The Trump administration is seeking to make certain marijuana offenses, including misdemeanor possession, grounds to deny asylum to migrants.
In a notice published in the Federal Register on Thursday, the Justice Department and Department of Homeland Security proposed amending asylum policy to make it so that people convicted of various misdemeanor and felony offenses are ineligible for protection in the U.S. That includes possessing and trafficking cannabis, with one exception.
Under the proposal, “[p]ossession or trafficking of a controlled substance or controlled-substance paraphernalia, other than a single offense involving possession for one’s own use of 30 grams or less of marijuana,” would be added to the list of regulations rendering people seeking refuge in the U.S. ineligible for asylum.
The notice, signed by Attorney General William Barr and Acting Homeland Security Secretary Chad Wolf, emphasizes the role of drug trafficking in criminal organizations and stipulates that the agencies “propose to implement a new bar for asylum to include convictions for misdemeanors involving the trafficking or possession of controlled substances.”
“Both possessors and traffickers of controlled substances pose a direct threat to the public health and safety interests of the United States, and they should not be entitled to the benefit of asylum,” it argues. “The harmful effects of controlled substance offenses have been recognized consistently by policymakers and courts.”
Drug Policy Alliance Executive Director Maria McFarland Sanchez-Moreno told Marijuana Moment that “in its zeal to further restrict the ability of refugees to obtain protection in the United States, the Trump administration is once again resorting to drug war tactics that stigmatize and punish people who have even the smallest form of contact with illegal drugs.”
“If the administration really wanted to further public health and security, it should roll back drug war policies that help to fuel the violence and corruption that drive so many people to the southern US border,” she said.
As pointed out by the agencies, the policy would be consistent with existing immigration rules. In April, U.S. Citizenship and Immigration Services (USCIS) clarified that cannabis consumption, or employment in a state-legal marijuana market, is evidence of poor “moral character” and can be used to justify a denial of a naturalization application.
USCIS similarly carved out an exception for “a single offense of simple possession of 30 grams or less of marijuana.”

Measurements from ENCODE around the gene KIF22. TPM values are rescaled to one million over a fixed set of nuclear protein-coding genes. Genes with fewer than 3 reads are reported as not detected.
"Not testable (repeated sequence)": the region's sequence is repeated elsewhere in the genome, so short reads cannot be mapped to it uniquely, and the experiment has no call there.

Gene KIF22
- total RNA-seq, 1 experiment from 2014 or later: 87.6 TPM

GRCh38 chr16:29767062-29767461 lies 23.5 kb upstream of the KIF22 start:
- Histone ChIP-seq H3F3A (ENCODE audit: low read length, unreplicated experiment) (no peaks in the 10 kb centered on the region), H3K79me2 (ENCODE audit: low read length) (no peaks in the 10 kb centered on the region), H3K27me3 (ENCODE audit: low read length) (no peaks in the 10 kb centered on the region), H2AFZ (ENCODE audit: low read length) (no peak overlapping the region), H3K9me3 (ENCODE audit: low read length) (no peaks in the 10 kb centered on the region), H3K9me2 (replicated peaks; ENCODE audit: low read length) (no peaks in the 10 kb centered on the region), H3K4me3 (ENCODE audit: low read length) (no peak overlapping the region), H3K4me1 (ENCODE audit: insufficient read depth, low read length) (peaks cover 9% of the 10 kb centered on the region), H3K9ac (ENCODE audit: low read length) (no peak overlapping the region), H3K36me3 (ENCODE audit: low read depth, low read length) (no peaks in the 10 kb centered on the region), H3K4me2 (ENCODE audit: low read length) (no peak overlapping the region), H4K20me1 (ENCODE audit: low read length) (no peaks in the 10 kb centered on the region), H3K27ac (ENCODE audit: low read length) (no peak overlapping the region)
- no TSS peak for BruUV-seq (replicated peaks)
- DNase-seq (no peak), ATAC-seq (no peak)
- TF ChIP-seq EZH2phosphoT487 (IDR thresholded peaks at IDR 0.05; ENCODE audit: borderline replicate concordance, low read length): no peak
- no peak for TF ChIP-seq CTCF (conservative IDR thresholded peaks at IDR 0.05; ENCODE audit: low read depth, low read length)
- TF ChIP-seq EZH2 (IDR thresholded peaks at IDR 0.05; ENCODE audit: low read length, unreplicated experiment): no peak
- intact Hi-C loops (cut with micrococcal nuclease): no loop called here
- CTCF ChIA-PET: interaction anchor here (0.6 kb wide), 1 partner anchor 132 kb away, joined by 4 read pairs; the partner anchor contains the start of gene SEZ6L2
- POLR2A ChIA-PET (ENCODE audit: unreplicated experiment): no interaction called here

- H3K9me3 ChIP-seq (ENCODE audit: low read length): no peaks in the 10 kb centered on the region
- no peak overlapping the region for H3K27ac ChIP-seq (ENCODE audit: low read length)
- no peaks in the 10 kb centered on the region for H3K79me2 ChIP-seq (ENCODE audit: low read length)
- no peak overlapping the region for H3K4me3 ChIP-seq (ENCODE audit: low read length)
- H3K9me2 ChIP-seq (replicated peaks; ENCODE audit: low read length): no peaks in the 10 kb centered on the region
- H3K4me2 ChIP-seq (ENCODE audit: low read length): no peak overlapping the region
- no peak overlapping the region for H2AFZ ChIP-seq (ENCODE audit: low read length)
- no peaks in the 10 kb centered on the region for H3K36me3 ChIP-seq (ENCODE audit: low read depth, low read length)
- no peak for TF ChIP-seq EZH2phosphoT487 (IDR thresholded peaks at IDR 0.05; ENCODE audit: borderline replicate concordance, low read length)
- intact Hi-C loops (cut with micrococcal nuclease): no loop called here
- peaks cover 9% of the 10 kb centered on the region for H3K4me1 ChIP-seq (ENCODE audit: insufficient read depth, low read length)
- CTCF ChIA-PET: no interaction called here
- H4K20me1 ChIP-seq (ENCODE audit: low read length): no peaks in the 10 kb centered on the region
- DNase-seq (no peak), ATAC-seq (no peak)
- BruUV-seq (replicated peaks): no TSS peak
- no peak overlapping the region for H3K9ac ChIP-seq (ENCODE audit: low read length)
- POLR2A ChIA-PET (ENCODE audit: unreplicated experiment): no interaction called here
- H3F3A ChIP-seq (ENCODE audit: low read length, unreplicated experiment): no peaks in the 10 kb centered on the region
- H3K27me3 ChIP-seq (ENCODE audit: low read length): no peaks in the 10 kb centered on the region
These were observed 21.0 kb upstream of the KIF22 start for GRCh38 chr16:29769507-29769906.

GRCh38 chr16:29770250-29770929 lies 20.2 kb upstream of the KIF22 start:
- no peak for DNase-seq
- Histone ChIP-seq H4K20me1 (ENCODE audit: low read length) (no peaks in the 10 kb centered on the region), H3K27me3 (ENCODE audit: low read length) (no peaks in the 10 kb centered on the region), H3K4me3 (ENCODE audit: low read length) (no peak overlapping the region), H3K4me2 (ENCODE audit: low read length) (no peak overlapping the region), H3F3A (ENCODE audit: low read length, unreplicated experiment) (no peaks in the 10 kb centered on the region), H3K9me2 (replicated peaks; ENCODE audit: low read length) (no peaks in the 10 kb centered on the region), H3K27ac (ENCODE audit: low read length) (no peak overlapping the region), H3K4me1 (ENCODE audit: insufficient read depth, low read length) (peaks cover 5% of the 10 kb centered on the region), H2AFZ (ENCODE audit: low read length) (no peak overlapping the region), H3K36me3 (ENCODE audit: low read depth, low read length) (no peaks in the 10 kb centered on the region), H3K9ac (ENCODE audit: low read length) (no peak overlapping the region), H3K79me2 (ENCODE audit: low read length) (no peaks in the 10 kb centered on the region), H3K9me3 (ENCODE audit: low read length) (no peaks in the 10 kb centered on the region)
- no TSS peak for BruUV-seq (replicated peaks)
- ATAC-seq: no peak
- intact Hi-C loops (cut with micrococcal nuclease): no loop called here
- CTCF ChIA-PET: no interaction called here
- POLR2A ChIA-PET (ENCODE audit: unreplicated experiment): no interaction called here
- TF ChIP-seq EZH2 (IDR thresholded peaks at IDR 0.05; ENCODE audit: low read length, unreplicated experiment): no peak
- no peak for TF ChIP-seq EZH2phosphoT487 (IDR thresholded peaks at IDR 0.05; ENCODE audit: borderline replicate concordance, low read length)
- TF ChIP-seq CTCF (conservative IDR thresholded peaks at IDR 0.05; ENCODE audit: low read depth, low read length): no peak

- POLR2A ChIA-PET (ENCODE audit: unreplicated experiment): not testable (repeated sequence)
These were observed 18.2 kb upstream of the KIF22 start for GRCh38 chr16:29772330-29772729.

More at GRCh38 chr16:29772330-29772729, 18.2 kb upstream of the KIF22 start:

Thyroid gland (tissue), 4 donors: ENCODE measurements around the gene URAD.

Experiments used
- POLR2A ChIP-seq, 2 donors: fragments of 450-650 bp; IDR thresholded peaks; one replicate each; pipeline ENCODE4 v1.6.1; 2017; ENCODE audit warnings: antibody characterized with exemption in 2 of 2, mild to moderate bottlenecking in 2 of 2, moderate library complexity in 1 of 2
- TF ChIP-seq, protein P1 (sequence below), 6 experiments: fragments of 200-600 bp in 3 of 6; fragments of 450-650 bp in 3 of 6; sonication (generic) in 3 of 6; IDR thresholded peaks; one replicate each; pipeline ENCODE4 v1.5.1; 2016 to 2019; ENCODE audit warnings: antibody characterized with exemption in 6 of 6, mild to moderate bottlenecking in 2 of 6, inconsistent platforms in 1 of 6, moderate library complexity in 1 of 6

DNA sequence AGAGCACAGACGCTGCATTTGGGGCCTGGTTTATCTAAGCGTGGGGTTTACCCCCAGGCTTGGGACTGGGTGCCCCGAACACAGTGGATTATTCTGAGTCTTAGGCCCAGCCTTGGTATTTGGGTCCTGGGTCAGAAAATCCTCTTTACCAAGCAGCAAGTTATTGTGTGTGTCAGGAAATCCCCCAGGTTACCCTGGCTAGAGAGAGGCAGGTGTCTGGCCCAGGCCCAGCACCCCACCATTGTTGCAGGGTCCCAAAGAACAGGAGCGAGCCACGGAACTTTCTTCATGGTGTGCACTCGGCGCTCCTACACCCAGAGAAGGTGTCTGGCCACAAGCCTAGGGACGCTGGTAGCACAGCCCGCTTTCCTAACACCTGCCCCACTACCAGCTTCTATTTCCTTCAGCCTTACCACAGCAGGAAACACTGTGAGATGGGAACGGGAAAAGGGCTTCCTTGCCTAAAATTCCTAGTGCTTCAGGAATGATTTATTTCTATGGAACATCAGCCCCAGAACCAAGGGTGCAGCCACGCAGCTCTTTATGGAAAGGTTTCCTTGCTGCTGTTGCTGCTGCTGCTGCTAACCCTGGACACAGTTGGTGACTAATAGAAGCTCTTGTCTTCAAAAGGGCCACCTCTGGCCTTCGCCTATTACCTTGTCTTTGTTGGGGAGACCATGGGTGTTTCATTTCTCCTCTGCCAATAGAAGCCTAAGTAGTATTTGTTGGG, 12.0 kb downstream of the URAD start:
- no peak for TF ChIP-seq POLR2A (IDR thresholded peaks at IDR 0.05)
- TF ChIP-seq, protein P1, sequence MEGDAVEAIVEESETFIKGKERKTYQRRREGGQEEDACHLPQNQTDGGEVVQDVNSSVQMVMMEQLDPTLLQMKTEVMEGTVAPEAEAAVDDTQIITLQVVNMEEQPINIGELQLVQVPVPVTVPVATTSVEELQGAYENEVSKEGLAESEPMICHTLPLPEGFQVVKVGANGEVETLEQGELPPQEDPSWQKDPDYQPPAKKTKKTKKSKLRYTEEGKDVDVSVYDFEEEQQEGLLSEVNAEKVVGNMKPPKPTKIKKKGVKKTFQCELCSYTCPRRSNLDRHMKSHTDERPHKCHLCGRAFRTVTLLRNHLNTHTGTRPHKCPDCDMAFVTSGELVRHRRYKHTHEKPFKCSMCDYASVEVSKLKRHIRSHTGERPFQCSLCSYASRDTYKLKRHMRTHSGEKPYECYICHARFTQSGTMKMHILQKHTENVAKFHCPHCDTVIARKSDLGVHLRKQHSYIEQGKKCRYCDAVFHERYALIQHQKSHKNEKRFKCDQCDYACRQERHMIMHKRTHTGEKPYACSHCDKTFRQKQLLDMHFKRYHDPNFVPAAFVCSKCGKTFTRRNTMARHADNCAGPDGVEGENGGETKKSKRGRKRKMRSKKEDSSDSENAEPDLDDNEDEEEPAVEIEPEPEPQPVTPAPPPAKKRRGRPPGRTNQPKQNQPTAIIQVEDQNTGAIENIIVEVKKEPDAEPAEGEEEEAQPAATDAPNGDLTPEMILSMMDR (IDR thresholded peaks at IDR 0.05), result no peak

That move received significant pushback from reform advocates and lawmakers, who accused the Trump administration of weaponizing marijuana prohibition against immigrants.
A bipartisan coalition of 43 members of the House sent a letter to the Justice Department and Homeland Security in May, imploring the agencies to rescind the policy. The next month, 10 senators send a similar request.
There have been several legislative attempts to protect immigrants who participate in state-legal cannabis programs against being denied citizenship or deported, including bills filed by two Democratic presidential candidates, Sens. Elizabeth Warren (D-MA) and Cory Booker (D-NJ).
It’s not clear if those pieces of legislation would have an impact on federal policies for asylum seekers, however.
For now, the Trump administration is accepting public comments on the new asylum proposal through January 21.
Photo courtesy of Brian Shamblen.
Trump Says Marijuana Makes People “Lose IQ Points” In Secret Recording
President Trump could be heard saying that using marijuana makes people “lose IQ points” in a secretly recorded conversation released on Saturday.
“In Colorado they have more accidents,” the president said in the clip captured by Lev Parnas, an associate of Trump attorney Rudolph Giuliani, who is at the center of the Ukraine scandal that led to the president’s impeachment. “It does cause an IQ problem.”
(Marijuana Moment’s editor provides some content to Forbes via a temporary exclusive publishing license arrangement.)
Photo courtesy of YouTube/White House.
Austin Police Chief Says Marijuana Arrests Will Continue Despite City Council Vote
Chief Brian Manley said he would continue to enforce marijuana laws the day after the city council unanimously approved stopping arrests and tickets for low-level cases.
The day after the Austin City Council approved a resolution to stop arresting or ticketing people for most low-level marijuana possession offenses, the police chief made clear he had no plans to do so.
“[Marijuana] is still illegal, and we will still enforce marijuana law if we come across people smoking in the community,” Chief Brian Manley said during a news conference Friday afternoon.
Though cracking down on those in possession of small amounts of marijuana has never been a priority for the department, he said, police will continue to either issue tickets under the city’s “cite-and-release” policy or arrest people if officers “come across it.”